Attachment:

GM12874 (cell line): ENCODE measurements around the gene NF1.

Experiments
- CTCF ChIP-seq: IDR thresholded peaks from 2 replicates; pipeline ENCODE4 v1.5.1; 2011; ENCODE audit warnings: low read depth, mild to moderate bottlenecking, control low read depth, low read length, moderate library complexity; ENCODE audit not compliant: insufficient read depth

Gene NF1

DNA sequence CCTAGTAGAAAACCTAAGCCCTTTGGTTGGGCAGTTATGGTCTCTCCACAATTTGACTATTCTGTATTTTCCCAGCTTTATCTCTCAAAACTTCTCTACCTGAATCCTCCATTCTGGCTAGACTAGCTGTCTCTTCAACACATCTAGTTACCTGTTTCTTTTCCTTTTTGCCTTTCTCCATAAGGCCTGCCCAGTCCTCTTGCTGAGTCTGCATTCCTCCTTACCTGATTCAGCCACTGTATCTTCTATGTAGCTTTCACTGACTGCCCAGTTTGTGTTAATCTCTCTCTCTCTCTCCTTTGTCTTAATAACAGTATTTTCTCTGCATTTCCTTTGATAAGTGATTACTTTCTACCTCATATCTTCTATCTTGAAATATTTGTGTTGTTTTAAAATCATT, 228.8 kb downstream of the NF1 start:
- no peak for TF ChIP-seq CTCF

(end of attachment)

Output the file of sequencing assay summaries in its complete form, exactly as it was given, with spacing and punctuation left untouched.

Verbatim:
GM12874 (cell line): ENCODE measurements around the gene NF1.

Experiments
- CTCF ChIP-seq: IDR thresholded peaks from 2 replicates; pipeline ENCODE4 v1.5.1; 2011; ENCODE audit warnings: low read depth, mild to moderate bottlenecking, control low read depth, low read length, moderate library complexity; ENCODE audit not compliant: insufficient read depth

Gene NF1

DNA sequence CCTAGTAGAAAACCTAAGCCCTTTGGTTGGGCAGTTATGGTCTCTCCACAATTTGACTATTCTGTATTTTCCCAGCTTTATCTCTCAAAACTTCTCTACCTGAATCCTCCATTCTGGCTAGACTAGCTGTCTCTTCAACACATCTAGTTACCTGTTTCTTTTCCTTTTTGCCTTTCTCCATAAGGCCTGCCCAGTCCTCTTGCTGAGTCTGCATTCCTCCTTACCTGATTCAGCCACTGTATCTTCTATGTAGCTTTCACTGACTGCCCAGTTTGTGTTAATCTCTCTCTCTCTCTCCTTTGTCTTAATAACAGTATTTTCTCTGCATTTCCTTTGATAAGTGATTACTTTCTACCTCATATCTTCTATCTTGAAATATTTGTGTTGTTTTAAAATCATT, 228.8 kb downstream of the NF1 start:
- no peak for TF ChIP-seq CTCF